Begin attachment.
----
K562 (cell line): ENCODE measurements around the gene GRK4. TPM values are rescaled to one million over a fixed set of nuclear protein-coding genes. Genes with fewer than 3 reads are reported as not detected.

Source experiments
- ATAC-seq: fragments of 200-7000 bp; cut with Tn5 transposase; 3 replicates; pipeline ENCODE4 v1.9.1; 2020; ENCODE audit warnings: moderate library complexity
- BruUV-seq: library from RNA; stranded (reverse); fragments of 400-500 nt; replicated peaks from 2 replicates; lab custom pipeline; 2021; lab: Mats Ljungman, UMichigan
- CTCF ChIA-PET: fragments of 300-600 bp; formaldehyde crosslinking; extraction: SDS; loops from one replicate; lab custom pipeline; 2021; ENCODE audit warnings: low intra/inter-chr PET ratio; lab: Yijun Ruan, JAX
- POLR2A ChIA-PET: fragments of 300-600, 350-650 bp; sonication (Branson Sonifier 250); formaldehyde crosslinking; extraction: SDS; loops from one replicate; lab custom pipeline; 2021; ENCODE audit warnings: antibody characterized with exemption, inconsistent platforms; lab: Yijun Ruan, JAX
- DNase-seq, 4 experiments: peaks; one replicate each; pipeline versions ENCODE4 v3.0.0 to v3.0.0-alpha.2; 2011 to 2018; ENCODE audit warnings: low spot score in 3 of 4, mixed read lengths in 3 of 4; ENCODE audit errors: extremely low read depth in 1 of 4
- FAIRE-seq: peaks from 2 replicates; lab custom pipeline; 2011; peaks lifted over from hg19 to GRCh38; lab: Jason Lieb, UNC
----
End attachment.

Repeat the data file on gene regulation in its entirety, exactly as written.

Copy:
K562 (cell line): ENCODE measurements around the gene GRK4. TPM values are rescaled to one million over a fixed set of nuclear protein-coding genes. Genes with fewer than 3 reads are reported as not detected.

Source experiments
- ATAC-seq: fragments of 200-7000 bp; cut with Tn5 transposase; 3 replicates; pipeline ENCODE4 v1.9.1; 2020; ENCODE audit warnings: moderate library complexity
- BruUV-seq: library from RNA; stranded (reverse); fragments of 400-500 nt; replicated peaks from 2 replicates; lab custom pipeline; 2021; lab: Mats Ljungman, UMichigan
- CTCF ChIA-PET: fragments of 300-600 bp; formaldehyde crosslinking; extraction: SDS; loops from one replicate; lab custom pipeline; 2021; ENCODE audit warnings: low intra/inter-chr PET ratio; lab: Yijun Ruan, JAX
- POLR2A ChIA-PET: fragments of 300-600, 350-650 bp; sonication (Branson Sonifier 250); formaldehyde crosslinking; extraction: SDS; loops from one replicate; lab custom pipeline; 2021; ENCODE audit warnings: antibody characterized with exemption, inconsistent platforms; lab: Yijun Ruan, JAX
- DNase-seq, 4 experiments: peaks; one replicate each; pipeline versions ENCODE4 v3.0.0 to v3.0.0-alpha.2; 2011 to 2018; ENCODE audit warnings: low spot score in 3 of 4, mixed read lengths in 3 of 4; ENCODE audit errors: extremely low read depth in 1 of 4
- FAIRE-seq: peaks from 2 replicates; lab custom pipeline; 2011; peaks lifted over from hg19 to GRCh38; lab: Jason Lieb, UNC